Frequently Asked Questions


Select any of the following questions / links for answers.

  • Q: How soon could you have a tech out to my home?

    A: Most often we are able to schedule a time for a tech to come to your home within the same week that you call. This does vary depending on the amount of time it would take to complete the job.

  • Q: How much do you charge an hour?

    A: Truitt Electric, LLC. does not have an hourly rate because we have chosen to not price jobs by the hour. Instead we use a standardized pricing guide which means that there is a specific cost associated with each individual job type. When your tech arrives to your home he will be able to share this pricing guide with you so you can see exactly where the numbers are coming from. Once he gives you the quoted price for this job, that number is concrete. There will no surprises or hidden fees and in the case that the job takes longer than expected. You won't be charged a penny more. We believe this is a more fair and honest way to do business.

  • Q: Do you offer financing?

    A: Yes! We understand that money can be tight and electrical issues in your home can happen unexpectedly. This is why Truitt Electric, LLC. has paired with Loan Hero to be able to offer our customers a flexible payment option.

  • Q: What is GFCI outlet?

    A: A ground fault circuit interrupter (GFCI) is a device that shuts off an electric power circuit when it detects that current is flowing along an unintended path, such as through water or a person. Under normal conditions the current returning to the power supply in a 2 wire circuit will be equal to the current leaving the power supply.  More information can be found here: http://ecmweb.com/basics/how-gfcis-work

  • Q: What areas should be GFCI protected?

    A: The National Electrical Codes requires GFCI protection for any outlet in the following areas.


    • Kitchen counter tops
    • Bathrooms
    • Garages
    • Crawl spaces
    • Exterior receptacles
    • Unfinished basements
    • Boat house
    • Any receptacle within 6 ft of a sink
  • Q: What is an arc fault breaker?

    A: An Arc Fault Circuit Interrupter (AFCI) is a type of duplex receptacle or circuit breaker that breaks the circuit when it detects a dangerous electrical arc in order to prevent electrical fires. A normal breaker will often not trip from an arc since the current generated does not exceed the amp rating of the breaker. Arc fault breakers are designed to arcing conditions.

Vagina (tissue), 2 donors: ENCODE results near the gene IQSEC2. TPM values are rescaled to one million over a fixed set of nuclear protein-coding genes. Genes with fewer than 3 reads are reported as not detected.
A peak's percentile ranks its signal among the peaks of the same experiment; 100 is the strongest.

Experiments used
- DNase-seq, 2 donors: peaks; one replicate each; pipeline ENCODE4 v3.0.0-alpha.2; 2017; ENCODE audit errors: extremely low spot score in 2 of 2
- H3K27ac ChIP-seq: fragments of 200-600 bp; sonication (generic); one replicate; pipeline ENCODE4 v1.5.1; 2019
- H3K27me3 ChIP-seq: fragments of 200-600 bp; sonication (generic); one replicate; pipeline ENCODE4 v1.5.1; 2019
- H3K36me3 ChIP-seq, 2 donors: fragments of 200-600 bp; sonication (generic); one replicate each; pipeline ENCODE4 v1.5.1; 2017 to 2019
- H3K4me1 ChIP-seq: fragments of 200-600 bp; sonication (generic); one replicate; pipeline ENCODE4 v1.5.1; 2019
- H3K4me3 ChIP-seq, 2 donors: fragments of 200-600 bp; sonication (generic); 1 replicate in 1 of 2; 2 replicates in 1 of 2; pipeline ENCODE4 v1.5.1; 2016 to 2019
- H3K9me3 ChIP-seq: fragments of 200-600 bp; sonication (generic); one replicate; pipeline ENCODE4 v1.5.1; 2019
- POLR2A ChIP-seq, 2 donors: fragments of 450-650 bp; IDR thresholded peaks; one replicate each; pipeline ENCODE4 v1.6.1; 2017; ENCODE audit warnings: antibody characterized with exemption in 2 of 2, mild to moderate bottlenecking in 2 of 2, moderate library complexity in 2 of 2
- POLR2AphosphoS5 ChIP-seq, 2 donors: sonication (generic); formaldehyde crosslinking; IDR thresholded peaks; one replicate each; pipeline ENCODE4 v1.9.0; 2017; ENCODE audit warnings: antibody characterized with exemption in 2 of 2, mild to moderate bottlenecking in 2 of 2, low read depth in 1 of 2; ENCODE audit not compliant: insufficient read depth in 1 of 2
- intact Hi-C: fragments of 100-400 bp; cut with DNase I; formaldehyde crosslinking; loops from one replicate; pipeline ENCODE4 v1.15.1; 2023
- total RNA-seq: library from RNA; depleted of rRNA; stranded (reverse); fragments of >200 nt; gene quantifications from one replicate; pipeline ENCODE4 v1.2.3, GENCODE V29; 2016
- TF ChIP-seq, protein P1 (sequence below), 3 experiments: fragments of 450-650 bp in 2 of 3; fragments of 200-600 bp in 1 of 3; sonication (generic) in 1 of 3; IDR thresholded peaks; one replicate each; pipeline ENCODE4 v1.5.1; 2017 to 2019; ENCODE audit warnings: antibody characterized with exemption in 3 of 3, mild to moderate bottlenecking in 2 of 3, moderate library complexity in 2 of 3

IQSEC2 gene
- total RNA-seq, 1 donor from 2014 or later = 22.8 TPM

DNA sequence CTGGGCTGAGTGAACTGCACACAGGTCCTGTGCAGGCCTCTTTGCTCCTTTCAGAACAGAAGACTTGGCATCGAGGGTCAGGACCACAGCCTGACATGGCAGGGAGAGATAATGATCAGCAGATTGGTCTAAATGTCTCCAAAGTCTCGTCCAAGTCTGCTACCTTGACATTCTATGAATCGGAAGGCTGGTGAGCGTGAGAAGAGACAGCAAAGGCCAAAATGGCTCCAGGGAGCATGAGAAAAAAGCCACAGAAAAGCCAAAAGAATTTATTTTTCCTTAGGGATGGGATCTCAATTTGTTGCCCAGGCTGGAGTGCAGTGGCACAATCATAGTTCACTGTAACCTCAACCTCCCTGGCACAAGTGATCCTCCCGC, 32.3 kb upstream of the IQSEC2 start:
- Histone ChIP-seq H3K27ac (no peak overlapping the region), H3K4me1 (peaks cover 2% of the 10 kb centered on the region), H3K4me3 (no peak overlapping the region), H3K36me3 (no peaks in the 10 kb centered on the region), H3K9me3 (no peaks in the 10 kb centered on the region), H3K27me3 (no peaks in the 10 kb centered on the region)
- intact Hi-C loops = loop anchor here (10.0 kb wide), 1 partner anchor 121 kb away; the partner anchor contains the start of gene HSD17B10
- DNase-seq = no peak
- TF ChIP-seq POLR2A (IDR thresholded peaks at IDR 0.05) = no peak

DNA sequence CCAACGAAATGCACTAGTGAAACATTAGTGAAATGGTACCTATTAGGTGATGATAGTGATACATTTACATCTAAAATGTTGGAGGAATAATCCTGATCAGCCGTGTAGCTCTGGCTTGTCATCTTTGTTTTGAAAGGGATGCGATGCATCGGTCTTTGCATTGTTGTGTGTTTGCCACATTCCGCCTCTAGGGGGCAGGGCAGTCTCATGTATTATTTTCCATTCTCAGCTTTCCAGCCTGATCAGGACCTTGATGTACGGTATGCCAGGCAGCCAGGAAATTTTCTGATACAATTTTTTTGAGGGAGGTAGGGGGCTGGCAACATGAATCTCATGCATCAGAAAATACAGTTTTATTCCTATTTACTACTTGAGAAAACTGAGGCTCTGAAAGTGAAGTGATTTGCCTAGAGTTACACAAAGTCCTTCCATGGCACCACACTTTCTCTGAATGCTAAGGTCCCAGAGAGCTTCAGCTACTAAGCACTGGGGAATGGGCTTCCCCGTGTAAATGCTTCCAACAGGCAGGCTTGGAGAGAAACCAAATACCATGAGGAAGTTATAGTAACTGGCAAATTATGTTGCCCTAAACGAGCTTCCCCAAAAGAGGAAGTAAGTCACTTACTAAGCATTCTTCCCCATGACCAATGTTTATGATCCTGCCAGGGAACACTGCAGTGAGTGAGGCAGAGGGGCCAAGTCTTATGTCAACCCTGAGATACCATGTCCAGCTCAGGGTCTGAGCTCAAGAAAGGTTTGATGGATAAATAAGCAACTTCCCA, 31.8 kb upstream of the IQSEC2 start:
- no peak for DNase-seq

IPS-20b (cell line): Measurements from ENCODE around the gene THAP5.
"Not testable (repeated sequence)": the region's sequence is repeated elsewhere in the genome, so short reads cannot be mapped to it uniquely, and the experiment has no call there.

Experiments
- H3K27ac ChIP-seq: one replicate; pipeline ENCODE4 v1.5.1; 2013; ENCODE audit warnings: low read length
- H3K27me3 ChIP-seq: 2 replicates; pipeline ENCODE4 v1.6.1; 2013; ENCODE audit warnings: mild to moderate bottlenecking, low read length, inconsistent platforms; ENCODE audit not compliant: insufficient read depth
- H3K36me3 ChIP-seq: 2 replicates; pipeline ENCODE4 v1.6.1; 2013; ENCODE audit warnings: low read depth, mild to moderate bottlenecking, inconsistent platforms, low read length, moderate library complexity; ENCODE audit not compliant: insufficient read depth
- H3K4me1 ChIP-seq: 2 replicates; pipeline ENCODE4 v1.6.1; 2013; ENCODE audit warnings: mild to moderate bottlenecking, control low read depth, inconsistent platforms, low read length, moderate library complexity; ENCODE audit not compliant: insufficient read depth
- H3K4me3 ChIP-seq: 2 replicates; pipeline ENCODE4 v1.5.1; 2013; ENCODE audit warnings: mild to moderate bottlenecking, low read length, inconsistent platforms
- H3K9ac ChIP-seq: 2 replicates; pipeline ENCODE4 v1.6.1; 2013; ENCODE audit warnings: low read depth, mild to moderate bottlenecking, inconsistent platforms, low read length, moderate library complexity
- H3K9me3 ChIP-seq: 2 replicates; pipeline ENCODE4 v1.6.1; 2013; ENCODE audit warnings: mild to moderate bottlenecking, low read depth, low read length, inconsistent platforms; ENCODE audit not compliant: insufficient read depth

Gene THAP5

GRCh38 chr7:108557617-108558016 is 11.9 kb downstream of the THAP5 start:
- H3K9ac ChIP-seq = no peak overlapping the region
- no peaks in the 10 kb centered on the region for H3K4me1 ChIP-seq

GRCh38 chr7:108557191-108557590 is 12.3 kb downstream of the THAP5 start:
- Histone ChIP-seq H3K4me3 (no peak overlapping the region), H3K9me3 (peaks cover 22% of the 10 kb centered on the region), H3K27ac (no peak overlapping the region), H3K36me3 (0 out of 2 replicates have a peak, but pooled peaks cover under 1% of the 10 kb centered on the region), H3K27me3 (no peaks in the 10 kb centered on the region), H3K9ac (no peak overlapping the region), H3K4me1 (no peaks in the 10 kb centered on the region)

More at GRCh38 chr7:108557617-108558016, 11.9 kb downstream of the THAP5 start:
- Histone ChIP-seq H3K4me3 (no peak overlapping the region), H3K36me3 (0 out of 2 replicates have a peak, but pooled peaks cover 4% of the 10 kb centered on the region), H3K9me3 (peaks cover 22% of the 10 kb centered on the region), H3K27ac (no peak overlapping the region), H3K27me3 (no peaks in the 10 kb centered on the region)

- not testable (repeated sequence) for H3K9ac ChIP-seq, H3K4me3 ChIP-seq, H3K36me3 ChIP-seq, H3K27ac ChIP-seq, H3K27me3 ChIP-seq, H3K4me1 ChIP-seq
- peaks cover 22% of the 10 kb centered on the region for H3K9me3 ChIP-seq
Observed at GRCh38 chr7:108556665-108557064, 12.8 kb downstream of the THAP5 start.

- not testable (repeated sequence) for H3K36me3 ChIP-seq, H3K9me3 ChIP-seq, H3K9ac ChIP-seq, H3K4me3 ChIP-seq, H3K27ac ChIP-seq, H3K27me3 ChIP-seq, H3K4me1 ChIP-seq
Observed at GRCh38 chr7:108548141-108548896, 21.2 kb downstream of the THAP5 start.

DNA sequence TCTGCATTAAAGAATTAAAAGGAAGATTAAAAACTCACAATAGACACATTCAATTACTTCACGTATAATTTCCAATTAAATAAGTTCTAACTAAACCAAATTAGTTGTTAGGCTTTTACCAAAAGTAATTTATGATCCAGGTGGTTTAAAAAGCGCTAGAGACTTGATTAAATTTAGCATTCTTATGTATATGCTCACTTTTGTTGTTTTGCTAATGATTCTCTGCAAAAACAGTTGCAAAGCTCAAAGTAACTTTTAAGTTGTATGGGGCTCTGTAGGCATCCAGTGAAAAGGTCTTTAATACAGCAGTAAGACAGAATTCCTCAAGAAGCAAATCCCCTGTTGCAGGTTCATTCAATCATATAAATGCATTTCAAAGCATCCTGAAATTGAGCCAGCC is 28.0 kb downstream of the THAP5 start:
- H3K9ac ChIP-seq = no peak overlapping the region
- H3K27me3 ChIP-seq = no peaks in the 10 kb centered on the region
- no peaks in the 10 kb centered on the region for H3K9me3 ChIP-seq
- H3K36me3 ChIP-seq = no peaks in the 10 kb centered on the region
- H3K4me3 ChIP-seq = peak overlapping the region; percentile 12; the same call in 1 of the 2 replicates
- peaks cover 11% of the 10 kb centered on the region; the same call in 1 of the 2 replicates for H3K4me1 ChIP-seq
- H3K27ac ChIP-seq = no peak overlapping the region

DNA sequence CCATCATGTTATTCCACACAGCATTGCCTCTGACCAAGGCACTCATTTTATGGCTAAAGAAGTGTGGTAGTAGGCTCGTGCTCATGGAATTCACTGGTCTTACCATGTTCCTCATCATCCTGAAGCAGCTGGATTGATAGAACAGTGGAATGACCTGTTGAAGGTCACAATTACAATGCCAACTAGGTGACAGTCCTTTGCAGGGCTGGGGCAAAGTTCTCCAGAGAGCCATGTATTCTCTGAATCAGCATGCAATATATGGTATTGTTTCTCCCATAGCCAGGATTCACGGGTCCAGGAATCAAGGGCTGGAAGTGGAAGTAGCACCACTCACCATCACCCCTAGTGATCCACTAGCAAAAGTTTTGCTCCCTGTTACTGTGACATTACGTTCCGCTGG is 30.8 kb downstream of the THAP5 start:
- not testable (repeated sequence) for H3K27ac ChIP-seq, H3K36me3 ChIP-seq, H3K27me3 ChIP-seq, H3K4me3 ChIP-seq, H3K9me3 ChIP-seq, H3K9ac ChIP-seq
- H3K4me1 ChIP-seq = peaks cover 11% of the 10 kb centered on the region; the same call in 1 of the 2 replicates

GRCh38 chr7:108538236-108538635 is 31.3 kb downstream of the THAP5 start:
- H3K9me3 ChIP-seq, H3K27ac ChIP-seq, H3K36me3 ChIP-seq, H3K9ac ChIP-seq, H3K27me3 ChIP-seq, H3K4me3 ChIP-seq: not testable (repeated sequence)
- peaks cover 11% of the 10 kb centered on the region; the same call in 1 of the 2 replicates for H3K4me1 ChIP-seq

• Q: How is an arc fault breaker helpful?

    A: An Arc Fault Circuit Interrupter (AFCI) is a type of duplex receptacle or circuit breaker that breaks the circuit when it detects a dangerous electrical arc in order to prevent electrical fires. A normal breaker will often not trip from an arc since the current generated does not exceed the amp rating of the breaker. Arc fault breakers are designed to arcing conditions.


    More information - http://www.afcisafety.org/qa.html


    More information - http://ecmweb.com/content/basics-arc-fault-protection


  • Q: Where is arc fault protection required?

    A: Currently in Tennessee, all devices in bedrooms are required to have arc fault protection.


  • Q: My smoke detector keeps chirping, what does this mean?


    1. An intermittent chirp is probably an indication of a defective smoke detector.
    2. A consistent chirp is probably an indication of a low battery condition and the smoke detector requires a new battery.
  • Q: Why do my bulbs burn out so often?


    1. Low voltage rating of bulbs. Bulbs are typically rated for either 120 volts or 130 volts, bulbs rated at 120 volt will burn out more often due to power surges.
    2. Larger wattage bulbs, which cause excessive heat build-up shorting the life of the bulb.
    3. Power Surges.
    4. Excessive vibration. Incandescent fixtures have a thin filament in the bulb and excessive vibration can shorten the life of the filament.
    5. High voltage in the home. Homes are supposed to receive 120/240 volts from utility company, but this is not always the case. It is not uncommon for a home to receive 125/250 volts from utility company which will result in a shorter lifespan for bulbs.